To Be, or Not to Be, that is the question that we will answer today. This immensely famous line cannot be seen on its own even if it is the most famous thing that William Shakespeare ever wrote because it is part of a larger context. And so, to understand To Be, or Not to Be by William Shakespeare, we will have to examine the context in which it was written, the nature of the soliloquy as a medium, and the themes of this soliloquy. This To Be, or Not to Be analysis should be beneficial to those who want to understand why this seemingly random question has become such a famous one in English literature. If you have similar thoughts and questions, keep reading!
Table of Contents
- 1 To Be, or Not to Be by William Shakespeare
- 2 Summary of To Be, or Not to Be by William Shakespeare
- 3 Biography of William Shakespeare
- 4 The Soliloquy as a Medium
- 5 The Context of Hamlet
- 6 An In-Depth To Be, or Not to Be Analysis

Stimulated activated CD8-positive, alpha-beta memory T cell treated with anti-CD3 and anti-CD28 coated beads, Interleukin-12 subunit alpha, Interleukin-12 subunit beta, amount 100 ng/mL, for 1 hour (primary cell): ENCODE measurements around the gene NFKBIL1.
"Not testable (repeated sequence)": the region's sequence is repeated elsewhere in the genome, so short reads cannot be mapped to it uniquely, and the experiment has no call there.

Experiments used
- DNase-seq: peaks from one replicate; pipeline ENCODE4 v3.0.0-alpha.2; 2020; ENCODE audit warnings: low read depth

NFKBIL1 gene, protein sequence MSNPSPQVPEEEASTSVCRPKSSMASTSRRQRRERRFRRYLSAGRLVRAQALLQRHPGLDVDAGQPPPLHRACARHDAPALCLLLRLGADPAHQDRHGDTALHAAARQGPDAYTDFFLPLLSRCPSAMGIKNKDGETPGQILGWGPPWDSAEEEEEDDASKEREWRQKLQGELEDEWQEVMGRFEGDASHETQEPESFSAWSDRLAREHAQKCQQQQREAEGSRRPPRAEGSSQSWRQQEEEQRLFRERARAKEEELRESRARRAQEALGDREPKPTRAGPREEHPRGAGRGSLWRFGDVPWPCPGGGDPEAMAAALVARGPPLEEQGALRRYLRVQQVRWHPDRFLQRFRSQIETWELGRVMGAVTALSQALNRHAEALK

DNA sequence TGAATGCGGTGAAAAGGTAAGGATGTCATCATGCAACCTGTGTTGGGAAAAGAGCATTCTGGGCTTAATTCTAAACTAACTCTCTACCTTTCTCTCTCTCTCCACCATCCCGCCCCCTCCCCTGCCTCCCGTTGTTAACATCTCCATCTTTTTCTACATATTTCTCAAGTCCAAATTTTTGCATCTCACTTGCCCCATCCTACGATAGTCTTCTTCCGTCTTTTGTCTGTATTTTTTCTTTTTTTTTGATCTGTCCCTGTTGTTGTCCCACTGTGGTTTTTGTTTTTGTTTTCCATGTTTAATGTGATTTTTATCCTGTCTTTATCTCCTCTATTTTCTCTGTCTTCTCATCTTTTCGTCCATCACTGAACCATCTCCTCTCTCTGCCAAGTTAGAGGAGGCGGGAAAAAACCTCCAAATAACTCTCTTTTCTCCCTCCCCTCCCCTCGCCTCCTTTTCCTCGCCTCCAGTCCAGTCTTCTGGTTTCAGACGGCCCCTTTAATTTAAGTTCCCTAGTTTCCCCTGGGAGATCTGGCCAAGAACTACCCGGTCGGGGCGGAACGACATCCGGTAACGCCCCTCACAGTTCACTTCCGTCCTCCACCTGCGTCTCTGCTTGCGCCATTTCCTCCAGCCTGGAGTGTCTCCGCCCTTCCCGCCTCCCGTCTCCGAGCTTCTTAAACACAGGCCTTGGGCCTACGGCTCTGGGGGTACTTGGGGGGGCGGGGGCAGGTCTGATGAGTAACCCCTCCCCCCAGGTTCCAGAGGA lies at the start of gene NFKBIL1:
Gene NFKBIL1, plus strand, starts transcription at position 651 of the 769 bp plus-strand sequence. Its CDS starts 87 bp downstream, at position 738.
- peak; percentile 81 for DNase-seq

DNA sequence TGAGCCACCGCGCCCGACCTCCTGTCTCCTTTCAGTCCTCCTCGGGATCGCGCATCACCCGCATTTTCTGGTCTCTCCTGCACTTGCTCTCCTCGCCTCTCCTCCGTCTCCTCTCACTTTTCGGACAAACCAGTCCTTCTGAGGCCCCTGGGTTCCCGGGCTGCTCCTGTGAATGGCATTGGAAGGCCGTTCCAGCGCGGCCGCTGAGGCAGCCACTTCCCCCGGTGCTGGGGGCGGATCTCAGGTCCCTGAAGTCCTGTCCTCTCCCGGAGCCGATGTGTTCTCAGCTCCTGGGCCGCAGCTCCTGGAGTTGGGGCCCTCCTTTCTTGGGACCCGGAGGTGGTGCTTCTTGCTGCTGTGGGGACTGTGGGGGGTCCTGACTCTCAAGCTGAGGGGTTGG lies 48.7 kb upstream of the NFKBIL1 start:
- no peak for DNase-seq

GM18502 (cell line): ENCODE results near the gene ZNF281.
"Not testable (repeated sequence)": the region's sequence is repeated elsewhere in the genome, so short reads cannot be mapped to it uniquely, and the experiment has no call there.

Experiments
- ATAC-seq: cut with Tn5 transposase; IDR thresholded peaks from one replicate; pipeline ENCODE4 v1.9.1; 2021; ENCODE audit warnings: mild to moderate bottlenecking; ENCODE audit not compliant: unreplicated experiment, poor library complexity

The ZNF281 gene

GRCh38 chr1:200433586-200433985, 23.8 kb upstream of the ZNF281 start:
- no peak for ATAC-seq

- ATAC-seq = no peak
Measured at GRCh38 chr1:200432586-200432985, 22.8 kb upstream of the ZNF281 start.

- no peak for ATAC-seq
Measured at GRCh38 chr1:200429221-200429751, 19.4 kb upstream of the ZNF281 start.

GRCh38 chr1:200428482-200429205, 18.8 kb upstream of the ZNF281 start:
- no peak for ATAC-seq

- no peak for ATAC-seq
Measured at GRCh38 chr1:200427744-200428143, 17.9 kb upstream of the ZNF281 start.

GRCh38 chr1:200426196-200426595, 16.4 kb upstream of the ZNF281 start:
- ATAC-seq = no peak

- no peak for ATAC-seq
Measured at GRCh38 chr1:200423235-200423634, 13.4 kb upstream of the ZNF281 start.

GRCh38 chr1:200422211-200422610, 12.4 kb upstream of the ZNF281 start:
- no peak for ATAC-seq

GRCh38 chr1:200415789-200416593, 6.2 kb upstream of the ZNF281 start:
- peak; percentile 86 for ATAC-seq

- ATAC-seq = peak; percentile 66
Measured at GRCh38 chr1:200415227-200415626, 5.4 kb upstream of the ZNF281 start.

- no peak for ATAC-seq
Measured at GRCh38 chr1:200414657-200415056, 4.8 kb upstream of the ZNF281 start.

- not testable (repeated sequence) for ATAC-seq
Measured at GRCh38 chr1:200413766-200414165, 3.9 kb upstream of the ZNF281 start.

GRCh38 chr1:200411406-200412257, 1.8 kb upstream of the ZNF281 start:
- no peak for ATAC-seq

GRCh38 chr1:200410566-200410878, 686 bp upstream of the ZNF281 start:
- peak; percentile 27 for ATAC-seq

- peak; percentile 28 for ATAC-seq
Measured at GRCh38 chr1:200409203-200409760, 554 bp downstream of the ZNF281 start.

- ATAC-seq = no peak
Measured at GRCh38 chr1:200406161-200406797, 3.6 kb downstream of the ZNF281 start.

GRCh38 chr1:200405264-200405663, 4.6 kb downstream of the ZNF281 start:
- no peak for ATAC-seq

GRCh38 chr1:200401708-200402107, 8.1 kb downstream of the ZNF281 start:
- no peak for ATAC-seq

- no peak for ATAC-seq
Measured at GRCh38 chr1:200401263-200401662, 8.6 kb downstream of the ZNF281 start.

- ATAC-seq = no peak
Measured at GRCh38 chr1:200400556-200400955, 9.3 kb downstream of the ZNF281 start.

- 7 The Themes of To Be, or Not to Be by William Shakespeare
- 8 Frequently Asked Questions
To Be, or Not to Be by William Shakespeare
|Between 1599 and 1601
|Type of Text
|Life and death
William Shakespeare wrote many of the most famous plays and sonnets in the English language, and few lines in his work are as commonly quoted as “To Be, or Not to Be”. Everyone knows this line. They may not understand it, or what it actually means, but they know it. Many also conflate this line with another of the speeches in Hamlet by thinking that the character of Prince Hamlet says these famous lines while holding a skull. But that is actually a different speech, and not actually a soliloquy, from the exact same play.
A page from the First Quarto of Hamlet showing its rendering of the ‘To be, or not to be’ speech (nd) by William Shakespeare; See Page for Author, Public Domain, via Wikimedia Commons
So, if you are also possibly one of those who knows this extremely famous quote but doesn’t know anything else about it, well you’ve come to the right place! This article will go over a full To Be, or Not to Be analysis while also placing it within its context. It is important to understand the soliloquy in its context to truly understand it, but before we dive into that, let’s first slow down and have a look at a summary of To Be, or Not to Be by William Shakespeare.